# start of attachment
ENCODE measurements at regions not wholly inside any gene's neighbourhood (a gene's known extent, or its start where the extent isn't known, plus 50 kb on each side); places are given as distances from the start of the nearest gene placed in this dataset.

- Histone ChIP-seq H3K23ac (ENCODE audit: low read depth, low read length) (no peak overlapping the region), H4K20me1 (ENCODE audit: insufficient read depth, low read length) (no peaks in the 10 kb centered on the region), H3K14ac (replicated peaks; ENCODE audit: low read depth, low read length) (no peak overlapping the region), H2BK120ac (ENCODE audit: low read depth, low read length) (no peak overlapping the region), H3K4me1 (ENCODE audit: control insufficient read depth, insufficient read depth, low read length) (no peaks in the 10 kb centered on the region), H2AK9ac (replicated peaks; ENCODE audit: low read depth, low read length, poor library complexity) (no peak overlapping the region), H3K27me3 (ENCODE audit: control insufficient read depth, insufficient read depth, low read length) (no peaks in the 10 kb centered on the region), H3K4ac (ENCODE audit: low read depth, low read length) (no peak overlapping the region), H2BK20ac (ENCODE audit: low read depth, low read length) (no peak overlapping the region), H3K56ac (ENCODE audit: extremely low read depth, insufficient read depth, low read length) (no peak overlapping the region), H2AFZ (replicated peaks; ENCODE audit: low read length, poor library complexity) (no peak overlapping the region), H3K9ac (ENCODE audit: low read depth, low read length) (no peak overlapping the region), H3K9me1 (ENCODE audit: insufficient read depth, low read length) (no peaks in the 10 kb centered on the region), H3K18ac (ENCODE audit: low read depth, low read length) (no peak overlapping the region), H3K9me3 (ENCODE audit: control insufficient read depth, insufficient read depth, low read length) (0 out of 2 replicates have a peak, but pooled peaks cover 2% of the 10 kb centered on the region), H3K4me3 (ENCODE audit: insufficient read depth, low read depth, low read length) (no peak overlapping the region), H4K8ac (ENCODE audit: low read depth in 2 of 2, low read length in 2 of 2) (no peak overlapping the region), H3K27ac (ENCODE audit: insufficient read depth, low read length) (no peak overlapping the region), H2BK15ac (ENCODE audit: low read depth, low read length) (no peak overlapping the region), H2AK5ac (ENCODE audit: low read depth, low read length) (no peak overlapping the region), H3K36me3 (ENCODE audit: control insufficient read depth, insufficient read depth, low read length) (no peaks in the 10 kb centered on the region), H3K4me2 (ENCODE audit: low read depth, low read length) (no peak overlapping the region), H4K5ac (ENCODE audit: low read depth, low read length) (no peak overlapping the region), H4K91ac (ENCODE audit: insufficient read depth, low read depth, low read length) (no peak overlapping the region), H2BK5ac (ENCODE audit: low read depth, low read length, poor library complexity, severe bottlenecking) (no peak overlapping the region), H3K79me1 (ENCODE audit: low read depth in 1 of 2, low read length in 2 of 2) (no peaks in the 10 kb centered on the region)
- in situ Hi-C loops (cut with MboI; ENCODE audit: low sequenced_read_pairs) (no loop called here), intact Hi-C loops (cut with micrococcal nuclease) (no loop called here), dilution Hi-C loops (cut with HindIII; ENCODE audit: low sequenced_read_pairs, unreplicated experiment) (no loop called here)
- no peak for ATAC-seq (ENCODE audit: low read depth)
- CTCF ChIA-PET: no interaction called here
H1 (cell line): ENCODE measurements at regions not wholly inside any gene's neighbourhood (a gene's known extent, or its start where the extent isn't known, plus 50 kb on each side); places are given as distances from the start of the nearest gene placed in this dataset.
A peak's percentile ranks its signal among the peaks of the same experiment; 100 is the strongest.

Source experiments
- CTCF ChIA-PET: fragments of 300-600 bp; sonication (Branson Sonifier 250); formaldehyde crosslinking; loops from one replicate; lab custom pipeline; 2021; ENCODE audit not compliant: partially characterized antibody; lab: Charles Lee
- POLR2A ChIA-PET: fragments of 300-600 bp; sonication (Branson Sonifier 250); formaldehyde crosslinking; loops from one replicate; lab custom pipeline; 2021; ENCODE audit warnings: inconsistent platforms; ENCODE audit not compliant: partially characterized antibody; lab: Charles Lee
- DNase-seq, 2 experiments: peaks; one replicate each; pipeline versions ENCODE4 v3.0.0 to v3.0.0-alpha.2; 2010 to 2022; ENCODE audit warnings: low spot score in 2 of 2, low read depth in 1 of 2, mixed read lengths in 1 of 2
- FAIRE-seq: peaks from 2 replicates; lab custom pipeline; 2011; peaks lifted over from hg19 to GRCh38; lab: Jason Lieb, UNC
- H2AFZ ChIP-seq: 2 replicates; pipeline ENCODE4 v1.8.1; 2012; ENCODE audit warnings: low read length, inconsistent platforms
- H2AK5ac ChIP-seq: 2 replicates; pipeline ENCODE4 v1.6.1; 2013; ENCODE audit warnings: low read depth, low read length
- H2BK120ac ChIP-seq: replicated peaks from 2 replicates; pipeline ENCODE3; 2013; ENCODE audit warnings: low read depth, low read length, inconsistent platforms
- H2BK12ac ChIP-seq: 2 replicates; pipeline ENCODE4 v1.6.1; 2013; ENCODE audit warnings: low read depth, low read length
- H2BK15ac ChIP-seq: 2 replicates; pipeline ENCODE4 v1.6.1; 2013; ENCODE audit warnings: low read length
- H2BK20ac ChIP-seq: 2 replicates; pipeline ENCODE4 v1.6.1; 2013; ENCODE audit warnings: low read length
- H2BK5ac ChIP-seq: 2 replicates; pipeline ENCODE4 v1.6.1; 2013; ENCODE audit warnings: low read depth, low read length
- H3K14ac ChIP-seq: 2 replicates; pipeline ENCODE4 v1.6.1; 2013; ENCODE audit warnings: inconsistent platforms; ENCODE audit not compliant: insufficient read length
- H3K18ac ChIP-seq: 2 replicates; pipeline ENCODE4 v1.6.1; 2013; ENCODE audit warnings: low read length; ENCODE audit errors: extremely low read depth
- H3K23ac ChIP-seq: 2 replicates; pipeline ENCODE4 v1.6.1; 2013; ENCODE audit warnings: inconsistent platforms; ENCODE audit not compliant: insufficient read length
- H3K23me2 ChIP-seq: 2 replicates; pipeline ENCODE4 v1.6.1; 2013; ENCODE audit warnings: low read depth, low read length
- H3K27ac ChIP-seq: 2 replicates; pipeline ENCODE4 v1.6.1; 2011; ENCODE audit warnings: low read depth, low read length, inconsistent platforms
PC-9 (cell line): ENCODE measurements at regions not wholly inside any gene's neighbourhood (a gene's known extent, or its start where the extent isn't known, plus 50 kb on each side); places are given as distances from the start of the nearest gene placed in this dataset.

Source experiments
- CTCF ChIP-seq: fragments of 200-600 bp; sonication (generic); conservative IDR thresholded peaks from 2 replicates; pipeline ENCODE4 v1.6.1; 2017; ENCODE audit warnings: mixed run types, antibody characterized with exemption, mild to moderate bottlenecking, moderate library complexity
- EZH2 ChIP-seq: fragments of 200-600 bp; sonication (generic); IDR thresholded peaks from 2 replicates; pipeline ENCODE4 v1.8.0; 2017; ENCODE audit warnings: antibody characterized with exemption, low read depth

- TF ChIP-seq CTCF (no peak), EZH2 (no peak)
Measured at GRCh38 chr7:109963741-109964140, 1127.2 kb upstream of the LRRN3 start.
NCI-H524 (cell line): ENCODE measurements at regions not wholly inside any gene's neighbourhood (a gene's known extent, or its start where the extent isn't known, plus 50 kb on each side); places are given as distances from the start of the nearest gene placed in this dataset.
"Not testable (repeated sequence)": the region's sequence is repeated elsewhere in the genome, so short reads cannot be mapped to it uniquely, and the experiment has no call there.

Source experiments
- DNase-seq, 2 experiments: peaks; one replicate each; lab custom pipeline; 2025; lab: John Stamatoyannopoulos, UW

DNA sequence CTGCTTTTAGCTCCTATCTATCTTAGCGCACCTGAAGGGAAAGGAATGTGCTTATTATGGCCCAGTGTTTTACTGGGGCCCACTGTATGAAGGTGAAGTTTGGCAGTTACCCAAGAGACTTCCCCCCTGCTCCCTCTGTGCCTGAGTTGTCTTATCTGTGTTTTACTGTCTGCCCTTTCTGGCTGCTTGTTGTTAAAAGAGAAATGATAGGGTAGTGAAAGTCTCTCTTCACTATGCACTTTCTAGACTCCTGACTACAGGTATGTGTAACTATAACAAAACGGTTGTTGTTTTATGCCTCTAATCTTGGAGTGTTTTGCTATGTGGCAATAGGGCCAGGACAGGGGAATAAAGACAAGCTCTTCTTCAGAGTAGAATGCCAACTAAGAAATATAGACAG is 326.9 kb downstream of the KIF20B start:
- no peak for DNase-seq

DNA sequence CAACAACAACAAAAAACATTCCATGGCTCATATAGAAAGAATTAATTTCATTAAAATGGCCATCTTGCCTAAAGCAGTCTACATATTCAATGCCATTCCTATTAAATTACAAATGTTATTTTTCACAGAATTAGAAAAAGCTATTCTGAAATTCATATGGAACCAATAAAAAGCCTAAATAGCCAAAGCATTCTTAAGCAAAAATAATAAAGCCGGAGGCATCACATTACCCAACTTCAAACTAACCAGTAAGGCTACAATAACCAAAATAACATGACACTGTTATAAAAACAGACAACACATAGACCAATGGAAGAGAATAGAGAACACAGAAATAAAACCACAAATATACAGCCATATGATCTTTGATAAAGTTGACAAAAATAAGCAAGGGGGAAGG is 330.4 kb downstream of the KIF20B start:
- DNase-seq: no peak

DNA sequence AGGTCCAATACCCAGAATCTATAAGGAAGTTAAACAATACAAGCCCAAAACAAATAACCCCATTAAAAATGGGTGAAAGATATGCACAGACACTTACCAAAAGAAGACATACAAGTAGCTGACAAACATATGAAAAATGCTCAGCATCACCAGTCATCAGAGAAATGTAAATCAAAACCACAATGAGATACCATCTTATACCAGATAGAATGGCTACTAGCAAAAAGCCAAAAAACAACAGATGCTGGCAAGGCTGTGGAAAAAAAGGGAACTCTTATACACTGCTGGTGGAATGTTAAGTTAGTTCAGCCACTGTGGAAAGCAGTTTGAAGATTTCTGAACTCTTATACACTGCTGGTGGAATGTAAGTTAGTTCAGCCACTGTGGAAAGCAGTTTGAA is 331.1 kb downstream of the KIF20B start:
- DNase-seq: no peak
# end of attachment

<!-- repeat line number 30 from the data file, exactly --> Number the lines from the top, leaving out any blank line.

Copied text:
Measured at GRCh38 chr7:109963741-109964140, 1127.2 kb upstream of the LRRN3 start.